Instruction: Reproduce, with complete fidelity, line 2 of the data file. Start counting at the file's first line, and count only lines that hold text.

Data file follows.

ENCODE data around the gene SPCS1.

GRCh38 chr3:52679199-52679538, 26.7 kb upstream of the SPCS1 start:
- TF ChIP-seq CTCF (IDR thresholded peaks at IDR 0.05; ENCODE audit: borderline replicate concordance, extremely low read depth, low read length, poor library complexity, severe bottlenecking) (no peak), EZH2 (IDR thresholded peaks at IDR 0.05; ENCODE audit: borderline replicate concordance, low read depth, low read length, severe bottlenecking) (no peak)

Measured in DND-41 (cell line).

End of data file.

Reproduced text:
GRCh38 chr3:52679199-52679538, 26.7 kb upstream of the SPCS1 start: